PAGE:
One of the most influential alto saxophone soloists of the modern age, Lee Konitz, died in a New York hospital on 15 April, aged 92, after contracting COVID-19.
The gifted improviser performed with dozens of first-class musicians throughout his career, including Miles Davis, Kenny Burrell, Stan Getz, Bud Powell, Chick Corea and Gerry Mulligan.
Honing his skills
The saxophonist was born Leon Konitz in Chicago, on 13 October 1927, the son of an Austrian father called Abraham, who ran a laundry, and a mother from Ukraine called Anna. He grew up listening to Glenn Miller, Harry James and Benny Goodman, and his parents bought him a tenor saxophone for Christmas when he was 12. He moved on to alto in his teenage years, honing his skills by trying to play Lester Young’s solo on ‘Lady Be Good’.
Kovitz began playing professionally while still a teenager. At 20, he joined the Claude Thornhill Orchestra and linked up that year with trumpeter Miles Davis. Konitz’s participation in Davis’ landmark nonet recordings of 1948-1950 came to be known as the Birth Of The Cool sessions. More than 60 years later, Konitz revealed that they initially considered Sonny Stitt to play alto saxophone on the recordings. “Gerry Mulligan talked Miles out of that in terms of the balance that my sound would add to the ensemble,” he said.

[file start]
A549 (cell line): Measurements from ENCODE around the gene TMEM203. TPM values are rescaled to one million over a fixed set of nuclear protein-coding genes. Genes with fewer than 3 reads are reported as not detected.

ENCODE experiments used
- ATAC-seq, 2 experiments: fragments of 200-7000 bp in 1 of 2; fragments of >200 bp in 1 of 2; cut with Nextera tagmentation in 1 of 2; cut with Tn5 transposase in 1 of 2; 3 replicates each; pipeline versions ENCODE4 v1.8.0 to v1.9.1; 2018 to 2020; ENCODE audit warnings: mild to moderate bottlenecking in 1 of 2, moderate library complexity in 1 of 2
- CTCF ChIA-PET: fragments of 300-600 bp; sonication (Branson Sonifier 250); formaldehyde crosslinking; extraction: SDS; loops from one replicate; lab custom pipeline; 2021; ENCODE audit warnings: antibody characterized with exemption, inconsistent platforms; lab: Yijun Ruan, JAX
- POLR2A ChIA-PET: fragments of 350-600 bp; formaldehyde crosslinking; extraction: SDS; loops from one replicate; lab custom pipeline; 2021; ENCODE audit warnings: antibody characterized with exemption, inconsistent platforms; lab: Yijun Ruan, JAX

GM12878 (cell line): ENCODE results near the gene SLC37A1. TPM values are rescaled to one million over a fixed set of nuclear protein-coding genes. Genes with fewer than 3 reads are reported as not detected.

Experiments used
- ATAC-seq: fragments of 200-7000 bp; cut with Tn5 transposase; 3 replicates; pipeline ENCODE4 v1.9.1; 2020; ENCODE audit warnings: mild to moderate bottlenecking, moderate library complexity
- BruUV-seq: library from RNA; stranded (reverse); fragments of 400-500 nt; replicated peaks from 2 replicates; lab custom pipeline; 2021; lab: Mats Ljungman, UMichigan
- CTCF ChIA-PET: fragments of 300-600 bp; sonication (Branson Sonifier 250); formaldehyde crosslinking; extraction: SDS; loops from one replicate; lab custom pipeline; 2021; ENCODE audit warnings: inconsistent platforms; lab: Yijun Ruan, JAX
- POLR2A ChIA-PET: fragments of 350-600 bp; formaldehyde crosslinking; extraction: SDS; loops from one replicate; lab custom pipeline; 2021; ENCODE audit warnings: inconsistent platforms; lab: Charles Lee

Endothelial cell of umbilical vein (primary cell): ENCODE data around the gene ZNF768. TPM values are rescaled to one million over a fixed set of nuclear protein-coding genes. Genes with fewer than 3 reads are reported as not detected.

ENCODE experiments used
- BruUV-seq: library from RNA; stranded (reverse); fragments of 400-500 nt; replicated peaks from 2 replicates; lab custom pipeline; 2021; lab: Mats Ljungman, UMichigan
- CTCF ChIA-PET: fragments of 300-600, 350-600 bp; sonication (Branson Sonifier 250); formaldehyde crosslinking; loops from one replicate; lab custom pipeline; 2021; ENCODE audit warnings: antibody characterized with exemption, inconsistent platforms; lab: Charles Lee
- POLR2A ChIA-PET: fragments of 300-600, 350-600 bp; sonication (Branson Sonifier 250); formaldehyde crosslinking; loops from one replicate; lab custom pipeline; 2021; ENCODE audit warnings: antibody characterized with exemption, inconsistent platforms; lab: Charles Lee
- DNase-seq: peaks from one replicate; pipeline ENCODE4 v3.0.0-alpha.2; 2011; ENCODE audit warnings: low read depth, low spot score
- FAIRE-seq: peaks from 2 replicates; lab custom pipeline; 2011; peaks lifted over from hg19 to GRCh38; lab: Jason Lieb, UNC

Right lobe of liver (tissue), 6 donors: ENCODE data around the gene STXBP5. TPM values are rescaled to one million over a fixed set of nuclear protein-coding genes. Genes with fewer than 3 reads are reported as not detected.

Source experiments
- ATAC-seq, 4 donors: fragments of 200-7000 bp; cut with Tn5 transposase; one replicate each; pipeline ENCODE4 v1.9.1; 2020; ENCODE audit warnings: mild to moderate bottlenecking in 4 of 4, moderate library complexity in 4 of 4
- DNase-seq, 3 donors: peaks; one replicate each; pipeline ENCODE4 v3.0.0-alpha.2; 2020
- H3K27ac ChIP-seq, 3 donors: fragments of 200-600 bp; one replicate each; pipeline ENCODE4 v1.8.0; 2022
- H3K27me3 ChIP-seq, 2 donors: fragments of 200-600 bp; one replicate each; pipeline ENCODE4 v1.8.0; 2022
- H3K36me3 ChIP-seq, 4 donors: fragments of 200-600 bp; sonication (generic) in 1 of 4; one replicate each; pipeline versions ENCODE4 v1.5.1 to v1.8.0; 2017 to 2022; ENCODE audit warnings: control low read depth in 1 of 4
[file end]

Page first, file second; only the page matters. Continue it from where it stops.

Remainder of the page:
His finest work
Another big influence on his career was the blind pianist Lennie Tristano. During a break from his own session, Konitz wandered across a street in Chicago to hear a Latin jazz orchestra, which featured Tristano. “I was very impressed with his playing,” Konitz said in 1993. “I sat in and played with him, and we got together and talked afterward. I realised that he could help me a lot with my music.”
In 1950, they appeared together on the Prestige Records album Subconscious Lee. Konitz also recorded with clarinet player Jimmy Giuffre and did some of his finest work for Verve Records, from 1957 to 1961, recording the albums Very Cool, Tranquillity, An Image: Lee Konitz With Strings, Live At The Half Note, Lee Konitz Meets Jimmy Giuffre, You And Lee and Motion.
Worthy of the notes he played
Konitz said that though Verve boss Norman Granz was not an absolute devotee of his music, he was proud to have him on the label and treated him well. “Norman was very kind. I’d asked for a weekly stipend as an advance on the royalties and that helped a lot, a hundred dollars a week or whatever he gave me. I always appreciated that,” he told The Smithsonian Jazz Oral History programme in 2009.
Konitz maintained an unusual practice routine throughout his life, playing scales and tunes and also working in a singalong to his favourite Frank Sinatra records. Konitz continued working and recording into his nineties. At 86, he was still good enough to win Downbeat Magazine’s Alto Saxophonist Of The Year award. After being named an NEA Jazz Master in 2009, Konitz described himself as just a “noteworthy player”. This absolute maestro modestly said he hoped he’d been “worthy of the notes” he played.